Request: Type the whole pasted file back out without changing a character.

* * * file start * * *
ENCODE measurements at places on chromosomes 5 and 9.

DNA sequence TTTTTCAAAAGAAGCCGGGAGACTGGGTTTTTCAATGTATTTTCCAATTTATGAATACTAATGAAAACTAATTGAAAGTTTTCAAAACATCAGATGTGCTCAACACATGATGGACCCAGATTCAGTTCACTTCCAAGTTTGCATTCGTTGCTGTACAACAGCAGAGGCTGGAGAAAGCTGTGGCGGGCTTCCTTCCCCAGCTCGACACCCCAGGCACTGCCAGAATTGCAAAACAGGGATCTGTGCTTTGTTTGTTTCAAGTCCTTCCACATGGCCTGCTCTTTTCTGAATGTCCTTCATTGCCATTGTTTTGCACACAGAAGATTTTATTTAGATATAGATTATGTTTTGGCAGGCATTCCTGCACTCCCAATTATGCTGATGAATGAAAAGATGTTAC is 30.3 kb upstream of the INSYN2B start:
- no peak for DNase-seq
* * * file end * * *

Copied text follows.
ENCODE measurements at places on chromosomes 5 and 9.

DNA sequence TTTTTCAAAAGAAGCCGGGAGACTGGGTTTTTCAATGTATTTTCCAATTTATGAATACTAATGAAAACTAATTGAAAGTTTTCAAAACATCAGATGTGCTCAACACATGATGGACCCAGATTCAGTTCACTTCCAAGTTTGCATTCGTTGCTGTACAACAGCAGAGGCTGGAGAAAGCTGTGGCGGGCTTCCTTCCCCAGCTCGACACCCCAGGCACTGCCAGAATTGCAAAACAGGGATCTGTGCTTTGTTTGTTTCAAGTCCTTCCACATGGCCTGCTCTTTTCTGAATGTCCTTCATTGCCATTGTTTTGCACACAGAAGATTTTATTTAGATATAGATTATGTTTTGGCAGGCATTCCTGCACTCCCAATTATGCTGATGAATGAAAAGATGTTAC is 30.3 kb upstream of the INSYN2B start:
- no peak for DNase-seq